It was simple. At least it was simple for a decade or so.
"Merlin Shank on line three," Amelia buzzed him. Reardon was typing a brief and the call startled him.
"As in The Shark," Reardon responded. He was surprised. Merlin wasn’t actually a legend. He was a little young for that. But he was notorious. Appearing in court against him was a little like going to a fun house. Sure, each room had walls, a floor and a ceiling. But Merlin’s house was no home to most litigators. He was a wild man, through and through, as inclined to give a closing argument while standing on his table as he was to whisper imprecations into the ears of his adversaries while the jury was present in the room.
"Jon Reardon," Reardon thought it sounded businesslike and self-sufficient to answer in this manner.
"Hey, Jon. It’s Merlin Shank," at once self-important and ingratiating. "I need to see you. Can I come by," a slight crack now in the facade. "It’s, well, it’s a matter of some urgency."
"Sure, Merlin. Let me check my calendar," Reardon said reaching for a diary.
"Well, Jon, I’m just around the corner. I can be there in five minutes," Shank said. No request. A simple announcement.
"Sure, sure," Reardon said, suddenly intrigued and put out at the same time. "C’mon by."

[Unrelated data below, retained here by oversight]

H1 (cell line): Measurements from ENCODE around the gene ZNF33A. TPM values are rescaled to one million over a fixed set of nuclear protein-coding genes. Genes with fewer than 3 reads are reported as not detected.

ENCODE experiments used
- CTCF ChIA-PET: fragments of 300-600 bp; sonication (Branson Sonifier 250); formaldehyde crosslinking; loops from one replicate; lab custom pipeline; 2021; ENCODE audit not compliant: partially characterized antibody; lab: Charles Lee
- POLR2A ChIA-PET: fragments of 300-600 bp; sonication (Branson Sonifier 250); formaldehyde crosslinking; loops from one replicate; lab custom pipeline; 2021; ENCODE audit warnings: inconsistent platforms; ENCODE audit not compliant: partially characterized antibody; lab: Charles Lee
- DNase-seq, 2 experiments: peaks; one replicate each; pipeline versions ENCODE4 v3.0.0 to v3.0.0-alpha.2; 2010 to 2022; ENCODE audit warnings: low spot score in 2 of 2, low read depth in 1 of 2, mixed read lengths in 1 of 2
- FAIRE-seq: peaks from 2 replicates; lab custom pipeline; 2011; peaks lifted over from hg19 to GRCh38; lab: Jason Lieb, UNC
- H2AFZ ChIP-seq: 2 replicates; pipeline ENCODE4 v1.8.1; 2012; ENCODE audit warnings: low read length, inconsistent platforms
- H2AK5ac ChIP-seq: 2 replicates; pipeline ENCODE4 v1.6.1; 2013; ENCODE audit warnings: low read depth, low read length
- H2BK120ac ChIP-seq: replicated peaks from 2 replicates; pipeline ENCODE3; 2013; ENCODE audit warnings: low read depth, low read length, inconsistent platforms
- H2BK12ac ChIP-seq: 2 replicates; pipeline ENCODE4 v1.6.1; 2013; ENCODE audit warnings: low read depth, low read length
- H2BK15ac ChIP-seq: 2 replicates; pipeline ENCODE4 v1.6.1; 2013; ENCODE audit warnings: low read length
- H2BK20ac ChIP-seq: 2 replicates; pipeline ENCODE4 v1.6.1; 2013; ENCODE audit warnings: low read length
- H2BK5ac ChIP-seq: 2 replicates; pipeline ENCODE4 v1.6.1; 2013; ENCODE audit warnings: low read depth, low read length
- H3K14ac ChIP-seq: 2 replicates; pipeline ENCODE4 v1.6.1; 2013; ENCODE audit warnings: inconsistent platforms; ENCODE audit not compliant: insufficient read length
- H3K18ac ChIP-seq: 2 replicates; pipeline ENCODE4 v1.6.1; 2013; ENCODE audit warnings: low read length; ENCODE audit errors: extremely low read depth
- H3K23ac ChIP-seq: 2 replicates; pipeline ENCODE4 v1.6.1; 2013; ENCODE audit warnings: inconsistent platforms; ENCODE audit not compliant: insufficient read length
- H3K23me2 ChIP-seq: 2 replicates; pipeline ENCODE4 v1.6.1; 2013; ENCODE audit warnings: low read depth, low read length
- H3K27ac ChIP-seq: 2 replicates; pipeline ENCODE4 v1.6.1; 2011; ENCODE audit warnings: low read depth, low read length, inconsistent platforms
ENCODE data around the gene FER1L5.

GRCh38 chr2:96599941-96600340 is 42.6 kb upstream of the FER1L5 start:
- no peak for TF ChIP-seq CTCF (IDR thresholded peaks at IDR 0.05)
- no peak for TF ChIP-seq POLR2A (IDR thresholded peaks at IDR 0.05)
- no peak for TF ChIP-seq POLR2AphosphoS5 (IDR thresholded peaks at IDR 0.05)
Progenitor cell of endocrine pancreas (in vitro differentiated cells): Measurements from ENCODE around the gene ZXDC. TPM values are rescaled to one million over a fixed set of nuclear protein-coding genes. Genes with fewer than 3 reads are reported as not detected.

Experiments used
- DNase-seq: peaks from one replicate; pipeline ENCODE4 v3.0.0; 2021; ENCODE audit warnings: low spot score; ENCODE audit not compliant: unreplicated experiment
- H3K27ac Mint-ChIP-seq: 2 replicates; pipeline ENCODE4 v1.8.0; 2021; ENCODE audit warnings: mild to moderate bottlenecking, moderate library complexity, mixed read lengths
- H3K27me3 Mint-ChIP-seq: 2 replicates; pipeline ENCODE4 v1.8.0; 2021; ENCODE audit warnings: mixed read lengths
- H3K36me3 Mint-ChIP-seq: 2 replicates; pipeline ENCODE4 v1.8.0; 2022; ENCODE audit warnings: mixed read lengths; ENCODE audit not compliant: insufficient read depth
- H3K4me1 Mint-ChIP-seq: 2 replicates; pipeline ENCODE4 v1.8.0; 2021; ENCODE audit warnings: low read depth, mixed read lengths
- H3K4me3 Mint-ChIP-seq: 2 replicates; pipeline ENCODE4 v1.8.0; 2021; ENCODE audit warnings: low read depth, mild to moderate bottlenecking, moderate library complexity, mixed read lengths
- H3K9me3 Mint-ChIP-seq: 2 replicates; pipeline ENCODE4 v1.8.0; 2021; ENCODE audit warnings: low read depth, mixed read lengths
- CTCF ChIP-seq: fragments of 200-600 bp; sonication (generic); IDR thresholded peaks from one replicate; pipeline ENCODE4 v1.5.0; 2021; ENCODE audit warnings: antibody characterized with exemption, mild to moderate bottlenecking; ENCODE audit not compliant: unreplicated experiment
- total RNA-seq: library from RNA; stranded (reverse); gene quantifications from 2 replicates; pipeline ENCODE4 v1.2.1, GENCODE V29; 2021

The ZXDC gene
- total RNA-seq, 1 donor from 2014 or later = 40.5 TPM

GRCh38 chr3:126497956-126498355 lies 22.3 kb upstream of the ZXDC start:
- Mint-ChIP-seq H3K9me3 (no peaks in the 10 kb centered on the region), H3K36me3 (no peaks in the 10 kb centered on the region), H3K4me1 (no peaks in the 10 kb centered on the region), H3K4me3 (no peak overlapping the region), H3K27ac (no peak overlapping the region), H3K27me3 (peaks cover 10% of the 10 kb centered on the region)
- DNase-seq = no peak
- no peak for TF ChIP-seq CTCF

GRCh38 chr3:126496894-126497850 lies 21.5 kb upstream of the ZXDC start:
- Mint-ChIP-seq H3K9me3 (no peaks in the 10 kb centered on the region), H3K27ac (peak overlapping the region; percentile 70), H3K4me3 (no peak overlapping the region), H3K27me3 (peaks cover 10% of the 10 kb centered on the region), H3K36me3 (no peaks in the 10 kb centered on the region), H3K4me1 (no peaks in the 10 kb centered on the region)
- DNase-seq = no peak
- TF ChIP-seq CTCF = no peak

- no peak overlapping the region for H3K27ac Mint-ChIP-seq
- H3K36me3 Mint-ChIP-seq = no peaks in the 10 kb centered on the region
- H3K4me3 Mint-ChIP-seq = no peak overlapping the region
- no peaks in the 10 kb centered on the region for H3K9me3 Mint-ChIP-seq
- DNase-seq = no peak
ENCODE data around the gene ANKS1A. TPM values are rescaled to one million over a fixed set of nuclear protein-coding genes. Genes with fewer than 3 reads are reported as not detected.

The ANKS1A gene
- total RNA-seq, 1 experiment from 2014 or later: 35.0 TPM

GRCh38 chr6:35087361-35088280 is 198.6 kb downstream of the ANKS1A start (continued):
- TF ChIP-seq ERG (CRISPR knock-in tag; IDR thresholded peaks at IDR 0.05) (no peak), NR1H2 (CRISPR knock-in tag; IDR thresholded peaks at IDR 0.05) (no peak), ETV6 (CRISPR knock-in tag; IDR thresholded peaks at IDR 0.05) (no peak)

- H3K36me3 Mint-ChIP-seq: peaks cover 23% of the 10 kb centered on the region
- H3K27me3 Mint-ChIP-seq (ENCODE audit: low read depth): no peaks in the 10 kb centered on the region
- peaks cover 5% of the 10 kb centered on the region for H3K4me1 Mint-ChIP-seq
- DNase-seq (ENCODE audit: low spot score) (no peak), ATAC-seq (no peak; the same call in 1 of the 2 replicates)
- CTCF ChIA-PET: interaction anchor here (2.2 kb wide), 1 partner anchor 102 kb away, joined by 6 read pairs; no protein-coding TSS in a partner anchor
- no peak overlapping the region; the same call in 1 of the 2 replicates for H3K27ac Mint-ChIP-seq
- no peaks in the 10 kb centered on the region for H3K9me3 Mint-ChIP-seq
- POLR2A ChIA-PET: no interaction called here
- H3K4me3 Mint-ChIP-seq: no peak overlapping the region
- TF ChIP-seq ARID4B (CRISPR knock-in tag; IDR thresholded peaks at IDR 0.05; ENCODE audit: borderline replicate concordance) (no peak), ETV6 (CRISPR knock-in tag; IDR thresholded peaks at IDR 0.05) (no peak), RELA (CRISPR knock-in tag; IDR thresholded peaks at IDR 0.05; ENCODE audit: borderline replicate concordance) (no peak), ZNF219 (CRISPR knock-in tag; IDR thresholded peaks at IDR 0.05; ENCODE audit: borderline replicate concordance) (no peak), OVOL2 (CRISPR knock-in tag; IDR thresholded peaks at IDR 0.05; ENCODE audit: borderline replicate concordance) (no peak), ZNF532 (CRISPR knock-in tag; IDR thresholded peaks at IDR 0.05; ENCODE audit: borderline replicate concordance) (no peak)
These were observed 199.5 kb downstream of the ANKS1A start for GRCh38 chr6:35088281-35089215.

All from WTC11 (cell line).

The Law Offices of Jonathon Reardon and Associates was easy to find. It was located on the corner Main and Vine, Katy-corner to the Superior Court. Years before, it had been a clothing store. But Reardon bought it for a song, renovated it and put his name in big letters across a new frosted pane glass window. There was enough space for his secretary, a paralegal and a couple of young lawyers. Reardon’s office was in the very back. He had his own door so that he could come and go without having to engage in small talk with his employees.
"Thanks for seeing me, Jon," as always, Shank was impeccably dressed. A Brooks Brothers’ suit, fancy-looking wing-tipped shoes and a regimental tie. He looked like a barrel of expensive wine.
"I need to engage your services," Shank spoke so quickly, Reardon never had a chance to be gracious about this unexpected imposition.
"Well, what’s the issue, Merlin?" Reardon asked. He made it a point never to take a case until he knew what his client wanted. It was safer that way. Some clients did not want their lawyers to succeed; all they wanted was a whipping boy, someone to scream at who was required to listen. Reardon had learned through hard experience to reject the cases of such clients.
"I want you to hold this in trust," Shank said, sliding an envelope across the table.
"Hold it unless and until something," he paused now, looking somewhere within himself for a word to bridge the gap between bravado and terror, "unless and until something happens to me."